The Managing Psychosocial Hazards At Work Code of Practice (the Code) is now in effect. This legally enforceable code provides employers and workers with guidance on how to prevent harm from psychosocial hazards at work.

Managing psychosocial hazards and risks at work is just as important as managing physical risks. Psychosocial hazards can exist in every workplace, in every industry, every day.

The new Code and regulations will raise awareness of existing duties and provide clarity and certainty for duty holders about their obligations under the Act to ensure psychological health risks are eliminated or minimised.

The release of the Code along with amendments to the Work Health and Safety Regulation, are important steps in keeping workplaces safe, healthy and productive. The harm created by psychosocial hazards and risks varies, and the effects are not always obvious. It can be a single event involving one or more psychosocial risks, such as exposure to a traumatic event. It can be a combination of psychosocial risks that accumulate to create frequent, prolonged or severe stress responses.

Who does the Code and Regulations apply to?

The Code and Regulations apply to all work and workplaces covered by the WHS Act. The Code and Regulations cover employers, workers, contractors, subcontractors, outworkers, the self-employed, apprentices and trainees, work experience students, and volunteers. The Code and Regulations also cover other people in workplaces, such as customers and visitors.

What are psychosocial hazards?

Psychosocial hazards are anything in the design or management of work that increases the risk of psychological or physical harm. Types of hazards include:

  • Poor organisational justice
  • Inadequate reward and recognition
  • Violence and aggression
  • Traumatic events
  • Bullying
  • Harassment, including sexual harassment
  • Remote and isolated work
  • Poor environmental conditions
  • Low job control
  • Poor support
  • Low role clarity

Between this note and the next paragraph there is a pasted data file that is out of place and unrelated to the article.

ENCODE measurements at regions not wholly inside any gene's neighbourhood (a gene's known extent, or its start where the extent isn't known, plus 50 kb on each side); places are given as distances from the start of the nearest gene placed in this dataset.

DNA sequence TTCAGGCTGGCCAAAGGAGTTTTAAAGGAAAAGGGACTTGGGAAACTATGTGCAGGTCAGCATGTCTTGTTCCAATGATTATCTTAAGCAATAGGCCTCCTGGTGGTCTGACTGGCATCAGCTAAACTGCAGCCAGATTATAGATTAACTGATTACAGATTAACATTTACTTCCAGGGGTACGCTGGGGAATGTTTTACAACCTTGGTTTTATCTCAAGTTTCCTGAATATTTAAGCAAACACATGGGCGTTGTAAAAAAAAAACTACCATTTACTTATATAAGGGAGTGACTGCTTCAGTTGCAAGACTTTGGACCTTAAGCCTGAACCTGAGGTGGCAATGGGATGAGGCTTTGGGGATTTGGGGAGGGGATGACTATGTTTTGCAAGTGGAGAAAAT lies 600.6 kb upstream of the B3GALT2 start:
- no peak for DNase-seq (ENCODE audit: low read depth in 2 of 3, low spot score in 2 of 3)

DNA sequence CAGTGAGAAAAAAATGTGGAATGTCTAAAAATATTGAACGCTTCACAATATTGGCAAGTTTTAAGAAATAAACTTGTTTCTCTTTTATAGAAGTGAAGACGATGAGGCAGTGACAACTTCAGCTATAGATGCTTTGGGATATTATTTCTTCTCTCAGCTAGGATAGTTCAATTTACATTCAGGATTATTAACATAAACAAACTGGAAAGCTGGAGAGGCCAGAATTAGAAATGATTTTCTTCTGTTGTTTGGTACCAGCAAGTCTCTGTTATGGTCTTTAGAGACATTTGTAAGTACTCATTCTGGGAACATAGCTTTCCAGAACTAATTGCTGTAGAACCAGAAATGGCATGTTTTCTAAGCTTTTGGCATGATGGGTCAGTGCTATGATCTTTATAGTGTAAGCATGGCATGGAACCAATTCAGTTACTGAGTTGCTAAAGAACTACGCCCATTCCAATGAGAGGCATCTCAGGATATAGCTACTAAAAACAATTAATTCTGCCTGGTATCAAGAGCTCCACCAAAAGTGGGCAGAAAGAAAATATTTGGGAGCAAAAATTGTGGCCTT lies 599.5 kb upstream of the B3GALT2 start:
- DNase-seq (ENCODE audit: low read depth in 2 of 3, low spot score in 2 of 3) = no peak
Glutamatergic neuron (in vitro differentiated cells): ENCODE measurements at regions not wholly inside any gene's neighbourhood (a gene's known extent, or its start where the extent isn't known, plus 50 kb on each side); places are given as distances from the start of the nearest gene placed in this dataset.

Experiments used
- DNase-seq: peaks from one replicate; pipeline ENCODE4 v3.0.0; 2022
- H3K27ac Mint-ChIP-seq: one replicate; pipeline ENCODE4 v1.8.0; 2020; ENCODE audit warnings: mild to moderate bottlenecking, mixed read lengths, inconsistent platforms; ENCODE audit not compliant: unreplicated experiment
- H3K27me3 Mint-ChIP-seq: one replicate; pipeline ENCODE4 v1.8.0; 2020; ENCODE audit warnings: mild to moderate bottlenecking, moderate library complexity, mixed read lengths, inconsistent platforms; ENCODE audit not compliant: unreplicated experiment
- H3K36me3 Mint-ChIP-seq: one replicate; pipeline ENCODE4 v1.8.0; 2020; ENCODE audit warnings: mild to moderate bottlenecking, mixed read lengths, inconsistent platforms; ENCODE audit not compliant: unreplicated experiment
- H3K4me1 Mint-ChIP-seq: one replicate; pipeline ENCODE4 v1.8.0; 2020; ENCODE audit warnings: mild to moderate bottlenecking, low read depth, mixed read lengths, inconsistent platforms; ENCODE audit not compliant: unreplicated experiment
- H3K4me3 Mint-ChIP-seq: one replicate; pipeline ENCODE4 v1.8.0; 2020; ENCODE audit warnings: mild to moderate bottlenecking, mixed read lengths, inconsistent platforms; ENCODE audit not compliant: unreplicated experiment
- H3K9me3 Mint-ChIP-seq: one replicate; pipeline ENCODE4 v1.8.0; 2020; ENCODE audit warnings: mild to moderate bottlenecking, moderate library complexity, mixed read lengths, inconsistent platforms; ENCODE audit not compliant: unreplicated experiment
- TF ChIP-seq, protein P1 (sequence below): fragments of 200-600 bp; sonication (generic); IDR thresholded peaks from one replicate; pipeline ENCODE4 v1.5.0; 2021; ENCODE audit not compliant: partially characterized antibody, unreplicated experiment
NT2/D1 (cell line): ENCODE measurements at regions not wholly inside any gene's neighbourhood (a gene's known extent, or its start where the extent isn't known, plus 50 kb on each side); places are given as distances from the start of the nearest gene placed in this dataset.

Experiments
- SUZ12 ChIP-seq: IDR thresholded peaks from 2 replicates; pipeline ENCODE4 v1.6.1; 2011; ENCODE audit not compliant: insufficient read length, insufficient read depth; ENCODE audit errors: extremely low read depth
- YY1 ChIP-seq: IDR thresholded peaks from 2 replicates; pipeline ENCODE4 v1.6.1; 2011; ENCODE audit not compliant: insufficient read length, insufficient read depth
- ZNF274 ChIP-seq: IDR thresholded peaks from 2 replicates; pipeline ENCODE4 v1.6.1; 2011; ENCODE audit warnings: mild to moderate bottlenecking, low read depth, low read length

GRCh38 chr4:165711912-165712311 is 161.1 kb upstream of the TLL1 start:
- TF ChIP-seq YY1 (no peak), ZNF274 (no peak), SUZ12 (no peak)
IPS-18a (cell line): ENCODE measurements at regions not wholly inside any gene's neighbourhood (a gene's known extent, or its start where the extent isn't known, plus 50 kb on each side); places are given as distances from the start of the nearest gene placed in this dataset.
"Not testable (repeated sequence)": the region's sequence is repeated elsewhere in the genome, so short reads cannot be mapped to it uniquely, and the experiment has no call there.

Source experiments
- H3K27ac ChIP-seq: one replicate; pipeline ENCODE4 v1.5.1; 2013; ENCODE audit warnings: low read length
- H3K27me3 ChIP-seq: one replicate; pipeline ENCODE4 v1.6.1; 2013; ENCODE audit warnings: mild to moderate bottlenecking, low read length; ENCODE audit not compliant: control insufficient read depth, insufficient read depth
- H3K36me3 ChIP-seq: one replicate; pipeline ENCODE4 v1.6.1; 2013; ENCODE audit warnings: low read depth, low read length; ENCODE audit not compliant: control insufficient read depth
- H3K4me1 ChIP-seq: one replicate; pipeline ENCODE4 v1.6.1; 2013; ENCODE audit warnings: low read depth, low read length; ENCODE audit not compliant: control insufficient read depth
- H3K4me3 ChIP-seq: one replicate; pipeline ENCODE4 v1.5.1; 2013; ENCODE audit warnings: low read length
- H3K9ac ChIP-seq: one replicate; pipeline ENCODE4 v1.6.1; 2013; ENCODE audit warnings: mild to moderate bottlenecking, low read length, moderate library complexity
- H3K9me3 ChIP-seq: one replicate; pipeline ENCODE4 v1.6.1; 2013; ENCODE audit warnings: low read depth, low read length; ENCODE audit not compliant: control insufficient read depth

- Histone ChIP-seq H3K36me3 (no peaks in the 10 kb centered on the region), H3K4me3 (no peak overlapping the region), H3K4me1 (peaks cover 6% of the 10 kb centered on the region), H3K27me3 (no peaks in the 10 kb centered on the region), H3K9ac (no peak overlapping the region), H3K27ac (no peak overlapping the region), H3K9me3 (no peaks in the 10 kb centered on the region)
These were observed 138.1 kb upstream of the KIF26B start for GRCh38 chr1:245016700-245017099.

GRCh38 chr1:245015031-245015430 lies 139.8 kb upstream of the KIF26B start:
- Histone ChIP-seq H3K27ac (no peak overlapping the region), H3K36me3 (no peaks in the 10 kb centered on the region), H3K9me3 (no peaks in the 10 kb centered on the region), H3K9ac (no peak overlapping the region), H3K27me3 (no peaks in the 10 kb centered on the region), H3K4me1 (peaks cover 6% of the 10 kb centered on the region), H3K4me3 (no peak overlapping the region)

• High/low job demand
  • Poor organisational change management
  • Poor workplace relationships including interpersonal conflict

How should I respond if a worker has an issue or makes a complaint?

PCBUs should:

  • act promptly
  • ensure immediate safety
  • treat all matters seriously
  • maintain confidentiality
  • be neutral
  • support all parties
  • not victimise
  • communicate process and outcomes
  • keep records, and
  • use a trauma-informed approach (e.g., being mindful that workplace systems recognise that workplace responses about psychosocial hazards can escalate or de-escalate distress in those with a history of trauma).

What do PCBU’s need to do to comply?

PCBUs must adopt a risk management process, including eliminating psychosocial risks, so far as is reasonably practicable, or if it is not reasonably practicable to eliminate psychosocial risks, by minimising them. PCBUs should follow a four-step risk management process to meet their health and safety obligations under the Code and Regulations:

  • Identify psychosocial hazards
  • Assess the risk
  • Control the risks
  • Review the controls

Need help with compliance?

Business 360 can assist in developing and implementing a mental health and wellbeing risk management policy for your business. Call us on 1300 287 360, email or if you prefer a confidential discussion with one of our directors, click or scan below to book a time to discuss your needs.